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Week 13 Progress in Design

This week, Team Synergy made great strides in our final project and we now have a better focus for our next few steps. Despite our initial struggles with other project ideas, designing ergonomic headphone attachments has been a very successful and informative process. The focus of our project will center around the short waiting period for customers to get their Air Pod attachments. We hope to create three different sizes for our Air Pod attachments, small, medium, and large, allowing us to quickly print the design and deliver to the customer. We hope to print each design in fifteen to twenty-five minutes. Upon reflecting with my team, we have decided the best long-term business strategy is to create a website or app to order the prints ahead of time and pick it up from the lab. Thus far, we have created our own design and printed a fully functioning prototype. The first iteration of the making process has been completed and we are now moving on to the crucial processes of perfecting our model. Our first model functions, however, we noticed a few critical changes we could make to improve the design and performance of the Air Pod attachments. First, the base of the holder could be smaller to fit snuggly around the Air Pod. Second, we need to print out of a more bendable material for comfort and aesthetic appeal. Finally, we will lengthen the tail to fit better around the customer’s ear. Here are a few pictures of me wearing the designs and my team members holding them.



Our team entertained the idea of scanning someone’s head and printing a custom fit earphone attachment, however, we have decided against that idea due to technological limitations. Currently, the technology is not readily available to create accurate 3D models using existing consumer technology (However, an article I shared on Yellowdig shows how this is changing). It would take far too much time to render their head and then design the earphone around it. Our current plan features three different designs, small, medium, and large for all customers. We will use Team Synergy Member Ria’s ear to model the small, my ear to model the medium, and another BADM 395 student for the large. We believe that these three designs will help iPhone users of all shapes and sizes use their Air Pods when working out. Look for more next week from Team Synergy!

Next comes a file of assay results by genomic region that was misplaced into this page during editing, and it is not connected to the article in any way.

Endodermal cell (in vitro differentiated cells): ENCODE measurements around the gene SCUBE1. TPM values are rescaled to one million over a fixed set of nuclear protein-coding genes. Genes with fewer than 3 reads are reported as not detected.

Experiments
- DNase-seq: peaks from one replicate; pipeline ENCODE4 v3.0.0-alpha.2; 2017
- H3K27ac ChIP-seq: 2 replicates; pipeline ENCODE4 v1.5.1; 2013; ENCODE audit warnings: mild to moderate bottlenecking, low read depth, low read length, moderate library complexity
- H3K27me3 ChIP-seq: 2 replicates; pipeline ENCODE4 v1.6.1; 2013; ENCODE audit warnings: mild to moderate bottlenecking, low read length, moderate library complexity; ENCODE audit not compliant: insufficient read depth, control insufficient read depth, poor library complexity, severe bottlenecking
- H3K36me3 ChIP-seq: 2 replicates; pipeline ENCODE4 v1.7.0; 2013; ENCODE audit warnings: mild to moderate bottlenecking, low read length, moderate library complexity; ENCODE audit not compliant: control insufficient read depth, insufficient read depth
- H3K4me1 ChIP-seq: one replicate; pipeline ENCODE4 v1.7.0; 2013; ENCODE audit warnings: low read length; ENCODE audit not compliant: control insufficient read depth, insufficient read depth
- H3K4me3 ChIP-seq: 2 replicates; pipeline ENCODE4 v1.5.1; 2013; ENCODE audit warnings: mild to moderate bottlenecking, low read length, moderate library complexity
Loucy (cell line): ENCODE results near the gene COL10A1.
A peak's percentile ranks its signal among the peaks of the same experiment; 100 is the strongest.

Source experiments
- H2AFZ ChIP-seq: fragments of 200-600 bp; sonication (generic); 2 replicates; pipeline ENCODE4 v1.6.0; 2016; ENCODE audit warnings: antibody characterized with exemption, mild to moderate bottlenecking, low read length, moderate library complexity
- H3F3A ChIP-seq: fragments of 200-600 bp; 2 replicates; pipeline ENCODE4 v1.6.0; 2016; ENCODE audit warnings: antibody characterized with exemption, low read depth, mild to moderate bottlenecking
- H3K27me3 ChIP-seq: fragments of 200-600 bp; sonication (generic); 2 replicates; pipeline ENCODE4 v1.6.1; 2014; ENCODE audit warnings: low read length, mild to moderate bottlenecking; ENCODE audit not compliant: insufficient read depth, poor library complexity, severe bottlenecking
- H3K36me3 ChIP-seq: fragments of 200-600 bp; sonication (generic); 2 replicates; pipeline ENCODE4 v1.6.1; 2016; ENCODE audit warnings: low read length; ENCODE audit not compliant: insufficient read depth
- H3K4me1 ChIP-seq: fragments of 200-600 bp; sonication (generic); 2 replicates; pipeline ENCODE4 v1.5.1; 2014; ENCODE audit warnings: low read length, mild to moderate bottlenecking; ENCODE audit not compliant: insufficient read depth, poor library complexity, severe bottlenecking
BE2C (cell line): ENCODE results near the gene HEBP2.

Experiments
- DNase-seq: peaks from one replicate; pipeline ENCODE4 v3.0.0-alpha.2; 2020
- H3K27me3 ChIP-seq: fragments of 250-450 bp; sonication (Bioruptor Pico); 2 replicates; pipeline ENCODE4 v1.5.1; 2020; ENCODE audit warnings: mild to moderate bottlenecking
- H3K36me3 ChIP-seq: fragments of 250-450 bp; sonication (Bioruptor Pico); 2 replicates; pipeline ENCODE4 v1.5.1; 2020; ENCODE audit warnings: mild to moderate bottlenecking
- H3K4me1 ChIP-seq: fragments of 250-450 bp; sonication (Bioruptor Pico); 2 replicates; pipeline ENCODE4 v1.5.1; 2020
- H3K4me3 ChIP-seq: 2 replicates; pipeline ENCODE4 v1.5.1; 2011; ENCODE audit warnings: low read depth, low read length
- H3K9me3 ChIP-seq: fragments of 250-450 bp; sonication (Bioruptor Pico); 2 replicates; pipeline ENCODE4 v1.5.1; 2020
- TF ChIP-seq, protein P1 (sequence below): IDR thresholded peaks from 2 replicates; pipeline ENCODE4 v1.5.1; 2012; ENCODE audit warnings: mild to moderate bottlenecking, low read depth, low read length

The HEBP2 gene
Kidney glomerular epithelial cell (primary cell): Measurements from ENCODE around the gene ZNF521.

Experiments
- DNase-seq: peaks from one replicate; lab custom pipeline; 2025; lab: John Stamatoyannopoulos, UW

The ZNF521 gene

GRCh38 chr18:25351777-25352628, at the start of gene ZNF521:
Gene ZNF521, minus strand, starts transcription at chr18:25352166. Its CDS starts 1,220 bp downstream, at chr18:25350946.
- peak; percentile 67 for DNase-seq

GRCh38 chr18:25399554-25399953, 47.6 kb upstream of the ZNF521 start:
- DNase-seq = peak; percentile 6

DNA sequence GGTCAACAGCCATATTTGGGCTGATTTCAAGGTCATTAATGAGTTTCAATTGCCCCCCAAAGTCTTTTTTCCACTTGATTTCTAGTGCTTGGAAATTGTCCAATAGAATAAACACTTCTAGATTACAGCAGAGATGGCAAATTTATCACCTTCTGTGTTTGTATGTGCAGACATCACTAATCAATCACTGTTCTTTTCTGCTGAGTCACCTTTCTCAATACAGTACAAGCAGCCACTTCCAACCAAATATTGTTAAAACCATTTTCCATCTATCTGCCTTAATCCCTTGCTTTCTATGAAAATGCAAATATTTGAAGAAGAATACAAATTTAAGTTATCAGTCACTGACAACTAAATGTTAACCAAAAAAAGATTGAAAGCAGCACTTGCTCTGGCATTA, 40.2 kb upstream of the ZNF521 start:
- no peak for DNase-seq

Week 12 – Prototyping and Planning

This week, I was stuck at home during class time due to a stomach bug. Despite this setback, I am much happier with the current position my team is in given the challenges we have faced. Our original idea of a solar-powered drink warmer was not feasible because the power generated from the solar panel would not be adequate. If we wanted to have adequate power, we would need to wire the circuit with a nine-volt battery. However, adding a battery to the project reduced the novelty of the project. Upon consulting with the experts at the UIUC FabLab, we decided to bring our project into a different direction. My groupmate Ria, from Team Synergy, had a great idea to solve a common problem. Currently, the Apple Air Pods rest on the lower inner ear and are connected via Bluetooth to the iPhone. However, when consumers try to use the Apple Air Pods while working out, running, or any other strenuous activity, the Air Pods are prone to falling out of the ear. To prevent this, our project aims to stabilize the Air Pods by printing an attachment to keep the Air Pods in the ears.


The design will feature an attachment clip to the base of the Air Pod. This will wrap around the Air Pod and secure the stabilizing mechanism. The stabilizing mechanism is a 3D printed tube that wraps around the outside of the ear. Although we were not having great success with 3D scanning someone’s head and isolating the ears, we were able to come up with a makeshift solution. We would like to make three different sizes of Air Pod holders, small, medium, and large. This will allow us to quickly make the Air Pod holders from a set of premade molds, rather than scanning someone’s head every time we want to print the holders. We visited the UIUC FabLab to talk to Clinton about our idea and he gave us a lot of great feedback. Clinton showed us how to make a spline, an arc made of multiple non-colinear points. Once we made a spline, we used the sweep feature to give depth to our arc. When the stabilizing mechanism design was finished, we attached it to our attachment clip to finish the design. We did not get a chance to print out our prototype, so we will be visiting the MakerLab on Monday to print out a beginning prototype. More to come from Team Synergy!